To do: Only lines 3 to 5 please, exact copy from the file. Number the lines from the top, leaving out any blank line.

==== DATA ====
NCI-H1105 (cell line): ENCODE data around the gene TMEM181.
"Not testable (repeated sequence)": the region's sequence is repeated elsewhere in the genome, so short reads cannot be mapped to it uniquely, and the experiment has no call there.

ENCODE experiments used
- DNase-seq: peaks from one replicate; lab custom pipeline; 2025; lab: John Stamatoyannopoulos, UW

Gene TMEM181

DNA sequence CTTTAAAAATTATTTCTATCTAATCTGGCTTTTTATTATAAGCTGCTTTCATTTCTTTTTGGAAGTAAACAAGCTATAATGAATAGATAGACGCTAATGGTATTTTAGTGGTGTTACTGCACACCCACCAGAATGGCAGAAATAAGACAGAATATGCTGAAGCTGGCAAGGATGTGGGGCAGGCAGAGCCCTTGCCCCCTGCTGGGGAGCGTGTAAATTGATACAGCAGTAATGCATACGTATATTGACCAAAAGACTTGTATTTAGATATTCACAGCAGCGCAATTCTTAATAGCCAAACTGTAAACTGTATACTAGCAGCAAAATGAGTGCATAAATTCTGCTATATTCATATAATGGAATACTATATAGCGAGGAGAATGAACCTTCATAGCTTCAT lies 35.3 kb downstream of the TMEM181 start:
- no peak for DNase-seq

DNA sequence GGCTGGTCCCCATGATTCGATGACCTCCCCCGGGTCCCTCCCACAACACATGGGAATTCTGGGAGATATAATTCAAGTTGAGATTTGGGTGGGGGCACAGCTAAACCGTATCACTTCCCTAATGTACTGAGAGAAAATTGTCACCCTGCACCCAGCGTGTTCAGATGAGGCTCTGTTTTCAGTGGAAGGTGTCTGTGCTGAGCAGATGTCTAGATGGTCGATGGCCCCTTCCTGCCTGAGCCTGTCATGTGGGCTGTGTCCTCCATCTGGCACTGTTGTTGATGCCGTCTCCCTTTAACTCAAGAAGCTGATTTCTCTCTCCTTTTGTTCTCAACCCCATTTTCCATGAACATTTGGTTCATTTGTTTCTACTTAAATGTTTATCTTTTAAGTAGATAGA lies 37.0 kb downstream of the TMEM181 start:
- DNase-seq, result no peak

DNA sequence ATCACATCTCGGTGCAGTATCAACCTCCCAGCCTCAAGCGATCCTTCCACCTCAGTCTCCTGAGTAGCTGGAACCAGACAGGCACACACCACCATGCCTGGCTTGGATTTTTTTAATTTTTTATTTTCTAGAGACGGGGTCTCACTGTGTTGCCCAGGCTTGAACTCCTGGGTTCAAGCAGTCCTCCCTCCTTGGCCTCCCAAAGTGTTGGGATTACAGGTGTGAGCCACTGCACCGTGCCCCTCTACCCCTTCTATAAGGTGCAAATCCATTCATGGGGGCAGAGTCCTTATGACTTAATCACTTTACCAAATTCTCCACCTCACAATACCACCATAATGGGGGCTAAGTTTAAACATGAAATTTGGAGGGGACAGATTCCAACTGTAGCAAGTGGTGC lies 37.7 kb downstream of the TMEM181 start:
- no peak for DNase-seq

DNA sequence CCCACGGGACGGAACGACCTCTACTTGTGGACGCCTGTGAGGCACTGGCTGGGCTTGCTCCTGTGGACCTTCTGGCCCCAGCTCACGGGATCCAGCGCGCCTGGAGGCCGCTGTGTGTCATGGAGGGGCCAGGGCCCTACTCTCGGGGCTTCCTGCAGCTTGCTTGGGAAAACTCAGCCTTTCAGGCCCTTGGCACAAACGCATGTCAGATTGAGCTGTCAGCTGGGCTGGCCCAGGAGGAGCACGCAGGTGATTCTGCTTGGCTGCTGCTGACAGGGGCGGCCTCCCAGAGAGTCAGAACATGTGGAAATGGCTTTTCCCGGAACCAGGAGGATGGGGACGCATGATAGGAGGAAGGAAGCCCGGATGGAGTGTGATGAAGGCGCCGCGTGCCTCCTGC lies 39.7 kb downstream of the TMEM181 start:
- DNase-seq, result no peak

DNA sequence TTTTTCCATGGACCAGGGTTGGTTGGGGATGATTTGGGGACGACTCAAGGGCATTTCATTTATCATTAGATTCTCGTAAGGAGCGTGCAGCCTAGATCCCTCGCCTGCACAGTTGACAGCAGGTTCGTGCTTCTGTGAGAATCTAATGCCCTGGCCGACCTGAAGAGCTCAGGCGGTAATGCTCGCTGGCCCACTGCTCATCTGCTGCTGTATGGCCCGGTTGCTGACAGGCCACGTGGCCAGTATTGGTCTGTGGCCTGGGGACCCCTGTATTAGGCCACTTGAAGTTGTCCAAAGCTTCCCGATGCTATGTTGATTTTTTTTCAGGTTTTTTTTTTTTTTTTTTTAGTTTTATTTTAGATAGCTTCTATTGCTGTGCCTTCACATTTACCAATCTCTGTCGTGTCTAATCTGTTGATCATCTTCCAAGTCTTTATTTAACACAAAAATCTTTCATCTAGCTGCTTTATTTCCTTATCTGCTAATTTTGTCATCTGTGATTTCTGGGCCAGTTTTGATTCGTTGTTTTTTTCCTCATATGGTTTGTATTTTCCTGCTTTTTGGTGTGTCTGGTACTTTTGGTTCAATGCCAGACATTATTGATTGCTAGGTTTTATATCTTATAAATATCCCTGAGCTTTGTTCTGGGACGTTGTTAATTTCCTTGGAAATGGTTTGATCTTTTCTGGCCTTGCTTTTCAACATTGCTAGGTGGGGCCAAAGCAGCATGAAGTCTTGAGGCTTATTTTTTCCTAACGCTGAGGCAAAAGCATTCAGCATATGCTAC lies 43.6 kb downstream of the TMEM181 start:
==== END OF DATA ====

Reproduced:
ENCODE experiments used
- DNase-seq: peaks from one replicate; lab custom pipeline; 2025; lab: John Stamatoyannopoulos, UW

Gene TMEM181